A quick-setting hydraulic cement such as gypsum is the preferred material for facilitating removal of the casting from the molds and the ,reduction of shrinkage during drying. However,

other material serving these same functions in whole or part may be substituted therefore.

All proportions and percentages expressed herein are in terms of parts by weight. (i The terms hydraulic cement or hydraulic cementitious material are used herein to indicate a material of setting properties such as those of calcined gypsum plaster or Portland cement.

The details that have been given are for the purpose of illustration, and variations within the scope of the appended claims may be made without departing from the spirit of the invention.

What I claim is: v 115 1. A process of manufacturing shaped, lightweight, ceramic products which comprises forming a fiowable mixture of castable consistency including water, an argillaceous material, and a finely divided combustible material, casting the mixture into a mold, drying the casting, and firing the dried casting to burn outthe combustible material and develop a ceramic bond in the mass.

2. A process of manufacturing shaped, permeable, ceramic products which comprises forming a fiowable mixture of castable consistency including water, an argillaceous material, a setting agent, and a finely divided combustible ,material, casting the mixture into a mold, allowing the mixture to stand until the setting agent therein sets, drying the casting, and firing the dried casting to burn out the combustible material and develop arceramic bond in the mass.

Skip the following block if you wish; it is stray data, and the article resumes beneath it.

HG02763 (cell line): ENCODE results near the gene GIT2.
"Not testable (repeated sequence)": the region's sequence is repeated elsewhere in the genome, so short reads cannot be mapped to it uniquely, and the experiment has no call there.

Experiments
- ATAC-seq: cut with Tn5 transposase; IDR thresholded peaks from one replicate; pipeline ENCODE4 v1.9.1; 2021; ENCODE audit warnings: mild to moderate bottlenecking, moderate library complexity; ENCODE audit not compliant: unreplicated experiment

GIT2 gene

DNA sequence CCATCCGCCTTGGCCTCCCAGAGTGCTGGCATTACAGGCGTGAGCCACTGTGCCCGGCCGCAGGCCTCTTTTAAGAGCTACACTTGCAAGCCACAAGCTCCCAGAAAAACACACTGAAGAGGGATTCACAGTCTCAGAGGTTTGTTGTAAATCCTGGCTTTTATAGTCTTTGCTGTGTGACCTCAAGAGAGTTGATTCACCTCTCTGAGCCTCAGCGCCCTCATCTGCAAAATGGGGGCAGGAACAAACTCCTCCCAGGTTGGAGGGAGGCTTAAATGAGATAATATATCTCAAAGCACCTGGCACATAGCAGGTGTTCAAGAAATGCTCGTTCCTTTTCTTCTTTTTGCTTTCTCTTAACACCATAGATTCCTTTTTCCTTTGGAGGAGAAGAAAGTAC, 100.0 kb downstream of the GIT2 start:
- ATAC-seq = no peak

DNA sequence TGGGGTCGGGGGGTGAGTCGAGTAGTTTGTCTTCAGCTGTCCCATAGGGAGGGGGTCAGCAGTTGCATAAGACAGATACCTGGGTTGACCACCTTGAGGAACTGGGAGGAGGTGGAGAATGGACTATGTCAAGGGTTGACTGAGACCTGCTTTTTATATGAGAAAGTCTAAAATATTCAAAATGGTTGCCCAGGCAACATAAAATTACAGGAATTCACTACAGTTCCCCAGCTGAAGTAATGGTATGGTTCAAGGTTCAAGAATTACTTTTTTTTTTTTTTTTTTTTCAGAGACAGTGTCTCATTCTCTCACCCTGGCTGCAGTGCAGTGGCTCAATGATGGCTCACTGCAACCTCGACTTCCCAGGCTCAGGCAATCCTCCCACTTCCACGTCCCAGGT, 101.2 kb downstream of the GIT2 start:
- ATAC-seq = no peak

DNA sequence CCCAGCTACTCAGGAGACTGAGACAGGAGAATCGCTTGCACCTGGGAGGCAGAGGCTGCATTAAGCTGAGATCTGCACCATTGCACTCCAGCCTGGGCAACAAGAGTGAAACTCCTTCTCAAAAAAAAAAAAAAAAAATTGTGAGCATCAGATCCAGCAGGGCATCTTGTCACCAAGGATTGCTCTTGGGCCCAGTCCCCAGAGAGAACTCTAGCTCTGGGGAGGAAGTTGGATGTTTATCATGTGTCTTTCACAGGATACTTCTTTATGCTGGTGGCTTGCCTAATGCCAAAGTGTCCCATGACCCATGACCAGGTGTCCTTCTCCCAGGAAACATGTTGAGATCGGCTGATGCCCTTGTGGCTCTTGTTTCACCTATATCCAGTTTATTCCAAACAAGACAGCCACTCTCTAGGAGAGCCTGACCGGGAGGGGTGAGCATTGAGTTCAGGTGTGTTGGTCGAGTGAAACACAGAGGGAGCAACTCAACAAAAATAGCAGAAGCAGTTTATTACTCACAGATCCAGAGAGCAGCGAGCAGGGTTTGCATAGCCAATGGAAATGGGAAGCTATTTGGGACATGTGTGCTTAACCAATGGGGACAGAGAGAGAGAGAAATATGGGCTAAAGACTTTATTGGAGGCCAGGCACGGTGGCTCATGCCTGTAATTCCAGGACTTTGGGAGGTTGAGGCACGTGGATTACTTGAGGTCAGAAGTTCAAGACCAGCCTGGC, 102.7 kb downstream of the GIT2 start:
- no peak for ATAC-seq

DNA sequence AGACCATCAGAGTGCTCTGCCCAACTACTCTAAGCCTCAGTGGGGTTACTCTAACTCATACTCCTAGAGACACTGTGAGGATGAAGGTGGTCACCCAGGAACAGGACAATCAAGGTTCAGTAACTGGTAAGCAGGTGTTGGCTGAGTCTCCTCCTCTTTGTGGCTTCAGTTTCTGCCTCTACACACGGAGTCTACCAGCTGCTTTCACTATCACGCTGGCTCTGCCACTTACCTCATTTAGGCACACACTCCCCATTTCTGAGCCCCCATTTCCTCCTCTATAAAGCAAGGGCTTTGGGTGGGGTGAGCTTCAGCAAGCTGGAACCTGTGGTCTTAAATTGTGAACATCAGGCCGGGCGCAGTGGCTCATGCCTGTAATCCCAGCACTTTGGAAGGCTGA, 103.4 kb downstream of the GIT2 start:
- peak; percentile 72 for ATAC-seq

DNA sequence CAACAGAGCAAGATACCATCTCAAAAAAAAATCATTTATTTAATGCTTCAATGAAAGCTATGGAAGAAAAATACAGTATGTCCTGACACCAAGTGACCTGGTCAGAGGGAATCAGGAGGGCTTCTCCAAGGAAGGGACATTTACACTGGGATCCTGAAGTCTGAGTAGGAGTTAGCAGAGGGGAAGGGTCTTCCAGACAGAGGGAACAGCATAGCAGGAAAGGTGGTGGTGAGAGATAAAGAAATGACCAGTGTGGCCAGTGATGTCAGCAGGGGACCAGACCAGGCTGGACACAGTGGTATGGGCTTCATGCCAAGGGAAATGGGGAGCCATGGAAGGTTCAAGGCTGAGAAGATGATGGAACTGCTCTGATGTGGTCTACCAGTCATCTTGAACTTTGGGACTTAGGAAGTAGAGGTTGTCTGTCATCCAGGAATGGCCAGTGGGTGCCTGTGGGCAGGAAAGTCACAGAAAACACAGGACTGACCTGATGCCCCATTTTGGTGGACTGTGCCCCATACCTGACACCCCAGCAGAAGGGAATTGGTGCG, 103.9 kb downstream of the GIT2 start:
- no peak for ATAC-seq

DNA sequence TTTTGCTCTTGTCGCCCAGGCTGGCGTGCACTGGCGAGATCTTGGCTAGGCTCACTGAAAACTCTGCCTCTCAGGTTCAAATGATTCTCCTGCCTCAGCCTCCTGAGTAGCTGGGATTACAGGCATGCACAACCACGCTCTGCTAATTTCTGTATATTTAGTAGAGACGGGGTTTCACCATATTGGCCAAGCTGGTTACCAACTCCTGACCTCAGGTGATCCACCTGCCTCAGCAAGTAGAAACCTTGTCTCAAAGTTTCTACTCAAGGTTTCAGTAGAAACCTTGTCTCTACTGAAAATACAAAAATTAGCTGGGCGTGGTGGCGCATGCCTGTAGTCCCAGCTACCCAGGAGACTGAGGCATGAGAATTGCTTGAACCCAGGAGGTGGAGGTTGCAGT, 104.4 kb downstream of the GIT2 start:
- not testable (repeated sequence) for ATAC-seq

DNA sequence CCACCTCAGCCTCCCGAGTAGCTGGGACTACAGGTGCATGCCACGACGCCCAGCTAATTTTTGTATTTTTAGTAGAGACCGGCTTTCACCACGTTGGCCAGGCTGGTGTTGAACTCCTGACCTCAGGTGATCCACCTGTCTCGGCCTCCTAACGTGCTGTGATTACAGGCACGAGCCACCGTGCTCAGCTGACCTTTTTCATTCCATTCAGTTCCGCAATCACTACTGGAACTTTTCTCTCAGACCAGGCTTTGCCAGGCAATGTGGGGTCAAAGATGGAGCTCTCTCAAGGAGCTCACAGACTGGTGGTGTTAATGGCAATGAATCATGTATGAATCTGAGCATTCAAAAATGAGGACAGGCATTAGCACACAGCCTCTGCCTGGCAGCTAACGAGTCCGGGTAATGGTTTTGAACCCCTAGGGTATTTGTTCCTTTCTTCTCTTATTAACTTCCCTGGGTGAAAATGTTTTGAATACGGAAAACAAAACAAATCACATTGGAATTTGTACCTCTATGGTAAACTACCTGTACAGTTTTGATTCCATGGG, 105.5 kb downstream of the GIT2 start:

3. A process of manufacturing shaped, lightweight, ceramic products which comprises forming a fiowable mixture of castable consistency including water, an argillaceous material, a substance adapted to prevent shrinkage during drying, and a finely divided combustible material, casting the mixture into a mold, drying the casting, and firing the dried casting to burn out the combustible material and develop a ceramic bond in the mass.

4. A process of manufacturing shaped, lighting a fiowable mixture of castable consistency including water, an argillaceous material, a hardening agent, and a finely divided combustible material, casting the mixture into a mold, allowing the to stand until the hardening agent becomes hard, drying the casting, and firing the dried casting to burn out the combustible material and develop a ceramic bond in the mass.

5. A process of manufacturing shaped, light-' weight, ceramic products which comprises forming a flowable mixture of castable consistency including water, an argillaceous material, a hydraulic cementitious material, and a finely divided combustible material, casting the mixture into a mold, allowing the mixture to stand until the cementitious material therein sets, drying the casting, and firing the dried casting to burn out the combustible material and develop a ceramic bond in the mass.

6. A process of manufacturing shaped,- lightweight, permeable, ceramic products which comprises forming a flowable mixture of castable consistency including water, ball clay of high drying strength and low drying shrinkage, a quick-setting hydraulic cement, and a finely divided combustible material, casting the mixture into a mold, drying the castings, and firing the 'dried casting to burn out the combustible material and develop a ceramic bond in the mass.